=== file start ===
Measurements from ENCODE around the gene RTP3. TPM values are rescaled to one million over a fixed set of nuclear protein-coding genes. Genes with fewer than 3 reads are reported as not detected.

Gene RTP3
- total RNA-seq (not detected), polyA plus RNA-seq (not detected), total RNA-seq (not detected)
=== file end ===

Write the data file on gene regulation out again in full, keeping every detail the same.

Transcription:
Measurements from ENCODE around the gene RTP3. TPM values are rescaled to one million over a fixed set of nuclear protein-coding genes. Genes with fewer than 3 reads are reported as not detected.

Gene RTP3
- total RNA-seq (not detected), polyA plus RNA-seq (not detected), total RNA-seq (not detected)